Expand Your Child’s Early Learning Experience to Include a World Filled with Books
If you take the time to think back into your childhood, you can probably fondly recall a good handful of books that you used to love and never grew tired of listening to or reading yourself.
Even now, you probably have several books that you can call to memory that you read throughout your life that you’re still fond of. You can pass on this same warm feeling for books to your children through early learning, which incorporates plenty of hands on experience with books.
Most children adore books. Usually, a child’s very first book is one of the water resistant plastic books made from puffy plastic. After they’ve mastered the art of turning pages, it’s time they move up to the heavy cardboard style books, which are simply known as board books.
Both types of books are filled with large colorful pictures, which are very entertaining to young eyes. The colors themselves draw the child’s attention from page to page, and the varied shapes intrigue the child to look further throughout the book.
If you want your child to have a lifelong love of books, you will need to get them introduced to them as soon as possible. Preferably, you should be reading to your child before they are even born.
This is something that both parents can participate in, as it isn’t limited just to mommy. Research has shown than infants can hear and recognize those voices around them before they are born, and make the connection after birth as to the people the voices belonged to.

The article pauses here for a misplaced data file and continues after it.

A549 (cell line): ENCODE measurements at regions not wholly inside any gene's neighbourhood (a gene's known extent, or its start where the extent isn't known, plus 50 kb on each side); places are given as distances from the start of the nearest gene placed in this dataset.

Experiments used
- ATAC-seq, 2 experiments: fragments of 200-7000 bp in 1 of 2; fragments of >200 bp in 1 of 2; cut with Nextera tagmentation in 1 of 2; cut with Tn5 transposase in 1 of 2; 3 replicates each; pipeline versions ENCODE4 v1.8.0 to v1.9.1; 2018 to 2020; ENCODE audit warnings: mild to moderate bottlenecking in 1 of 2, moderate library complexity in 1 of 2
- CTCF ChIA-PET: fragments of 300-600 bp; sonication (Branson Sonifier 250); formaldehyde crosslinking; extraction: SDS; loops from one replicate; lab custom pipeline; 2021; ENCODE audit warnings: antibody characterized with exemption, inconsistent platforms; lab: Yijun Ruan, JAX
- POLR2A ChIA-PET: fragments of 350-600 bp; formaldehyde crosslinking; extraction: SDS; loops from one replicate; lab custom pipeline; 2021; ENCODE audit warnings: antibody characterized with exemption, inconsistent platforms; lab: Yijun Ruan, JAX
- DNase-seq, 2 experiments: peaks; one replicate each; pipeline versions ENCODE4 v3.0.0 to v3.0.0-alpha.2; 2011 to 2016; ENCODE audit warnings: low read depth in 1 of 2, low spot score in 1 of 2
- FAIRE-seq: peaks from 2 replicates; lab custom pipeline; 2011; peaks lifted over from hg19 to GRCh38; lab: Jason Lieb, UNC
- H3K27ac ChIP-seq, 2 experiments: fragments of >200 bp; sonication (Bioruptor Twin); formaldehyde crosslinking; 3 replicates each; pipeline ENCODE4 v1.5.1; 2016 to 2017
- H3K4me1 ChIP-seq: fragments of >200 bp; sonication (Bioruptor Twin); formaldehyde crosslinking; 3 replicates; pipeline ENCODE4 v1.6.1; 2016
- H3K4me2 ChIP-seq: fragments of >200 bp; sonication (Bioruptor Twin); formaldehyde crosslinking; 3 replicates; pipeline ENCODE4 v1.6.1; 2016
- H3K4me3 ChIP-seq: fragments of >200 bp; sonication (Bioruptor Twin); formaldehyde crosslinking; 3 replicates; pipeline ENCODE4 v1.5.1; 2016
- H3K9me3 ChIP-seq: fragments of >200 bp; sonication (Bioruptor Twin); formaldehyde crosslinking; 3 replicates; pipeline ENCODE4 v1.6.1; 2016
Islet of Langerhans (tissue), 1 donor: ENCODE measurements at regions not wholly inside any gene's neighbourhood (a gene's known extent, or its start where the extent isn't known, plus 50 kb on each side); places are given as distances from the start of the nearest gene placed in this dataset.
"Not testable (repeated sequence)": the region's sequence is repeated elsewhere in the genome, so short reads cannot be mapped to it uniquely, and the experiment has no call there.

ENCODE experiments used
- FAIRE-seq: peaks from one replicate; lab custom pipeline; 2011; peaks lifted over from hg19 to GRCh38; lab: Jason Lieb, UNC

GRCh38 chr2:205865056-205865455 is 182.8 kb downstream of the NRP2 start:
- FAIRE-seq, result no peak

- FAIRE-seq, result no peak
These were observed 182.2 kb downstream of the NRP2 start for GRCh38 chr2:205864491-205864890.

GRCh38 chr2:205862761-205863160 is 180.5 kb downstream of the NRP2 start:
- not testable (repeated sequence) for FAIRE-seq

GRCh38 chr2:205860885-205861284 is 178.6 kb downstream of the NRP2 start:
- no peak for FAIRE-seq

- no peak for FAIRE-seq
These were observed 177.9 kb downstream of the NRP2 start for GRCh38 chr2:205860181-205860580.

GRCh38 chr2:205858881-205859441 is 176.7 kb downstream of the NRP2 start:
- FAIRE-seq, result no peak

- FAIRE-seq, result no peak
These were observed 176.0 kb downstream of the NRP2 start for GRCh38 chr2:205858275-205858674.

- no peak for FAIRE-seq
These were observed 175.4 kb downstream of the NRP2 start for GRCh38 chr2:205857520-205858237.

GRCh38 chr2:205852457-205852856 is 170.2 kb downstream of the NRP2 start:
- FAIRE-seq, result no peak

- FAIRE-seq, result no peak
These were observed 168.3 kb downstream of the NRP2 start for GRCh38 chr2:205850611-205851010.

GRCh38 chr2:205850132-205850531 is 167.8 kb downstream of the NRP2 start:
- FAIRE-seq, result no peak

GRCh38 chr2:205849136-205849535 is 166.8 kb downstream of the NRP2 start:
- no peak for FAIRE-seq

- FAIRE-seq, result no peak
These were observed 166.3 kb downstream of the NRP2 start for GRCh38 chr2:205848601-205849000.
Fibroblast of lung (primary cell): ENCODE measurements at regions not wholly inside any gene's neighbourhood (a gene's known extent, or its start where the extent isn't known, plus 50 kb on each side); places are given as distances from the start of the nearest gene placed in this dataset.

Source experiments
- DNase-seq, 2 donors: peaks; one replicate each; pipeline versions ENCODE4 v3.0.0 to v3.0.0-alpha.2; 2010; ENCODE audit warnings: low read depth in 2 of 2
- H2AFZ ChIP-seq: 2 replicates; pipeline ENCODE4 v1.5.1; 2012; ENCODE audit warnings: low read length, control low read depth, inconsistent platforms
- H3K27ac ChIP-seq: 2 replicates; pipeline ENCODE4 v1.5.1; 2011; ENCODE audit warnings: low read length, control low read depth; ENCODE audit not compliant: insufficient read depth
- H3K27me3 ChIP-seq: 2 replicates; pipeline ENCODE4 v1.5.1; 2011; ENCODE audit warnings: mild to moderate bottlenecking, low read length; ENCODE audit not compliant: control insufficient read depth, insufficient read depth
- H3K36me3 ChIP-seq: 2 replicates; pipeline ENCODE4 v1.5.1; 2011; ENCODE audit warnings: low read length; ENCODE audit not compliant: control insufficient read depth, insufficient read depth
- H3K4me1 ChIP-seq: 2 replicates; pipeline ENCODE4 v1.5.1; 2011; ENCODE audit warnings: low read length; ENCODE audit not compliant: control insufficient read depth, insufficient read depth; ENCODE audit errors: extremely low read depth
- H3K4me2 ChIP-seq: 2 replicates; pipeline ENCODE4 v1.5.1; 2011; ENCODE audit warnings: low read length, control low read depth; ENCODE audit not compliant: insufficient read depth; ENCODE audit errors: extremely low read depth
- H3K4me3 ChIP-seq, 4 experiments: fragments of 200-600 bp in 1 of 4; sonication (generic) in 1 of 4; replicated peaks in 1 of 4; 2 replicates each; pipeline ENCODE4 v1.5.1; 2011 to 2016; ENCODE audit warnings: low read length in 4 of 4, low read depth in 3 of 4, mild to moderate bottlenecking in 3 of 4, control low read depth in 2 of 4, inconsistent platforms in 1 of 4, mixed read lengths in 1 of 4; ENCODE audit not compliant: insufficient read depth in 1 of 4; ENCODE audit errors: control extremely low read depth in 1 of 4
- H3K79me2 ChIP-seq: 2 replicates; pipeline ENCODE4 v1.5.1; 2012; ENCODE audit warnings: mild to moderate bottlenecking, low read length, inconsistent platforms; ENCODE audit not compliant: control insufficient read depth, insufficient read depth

Having both parents read will help the child associate his or her parents with where they belong, giving them a sense of security even at this early age. After your child is born, the reading shouldn’t stop.
Both parents should read aloud to the child as he or she grows over the years, even when they are beginning to read on their own. Reading as a family activity will help instill the love of books at a very early age, as most children love to sit on their parents lap and listen to the stories held within the pages.
As your child grows older, they will begin to read to you as you follow along with the story, helping them to identify unknown words. Building vocabulary and enhanced information retention is one of the benefits of using books in early learning studies.
You may want to use interactive reading activities, like using books that also have audio CDs you and your child can use to follow along with the text. Headphones or the newer ear bud style headgear can add an excitement to the process, and further engage him or her into the story.
No matter how much our technology may change, books will certainly remain a corner stone in the learning process. You will find that by introducing your child to an early love of books, you are giving them a head start on early learning, one that will help them to be successful for the rest of their lives.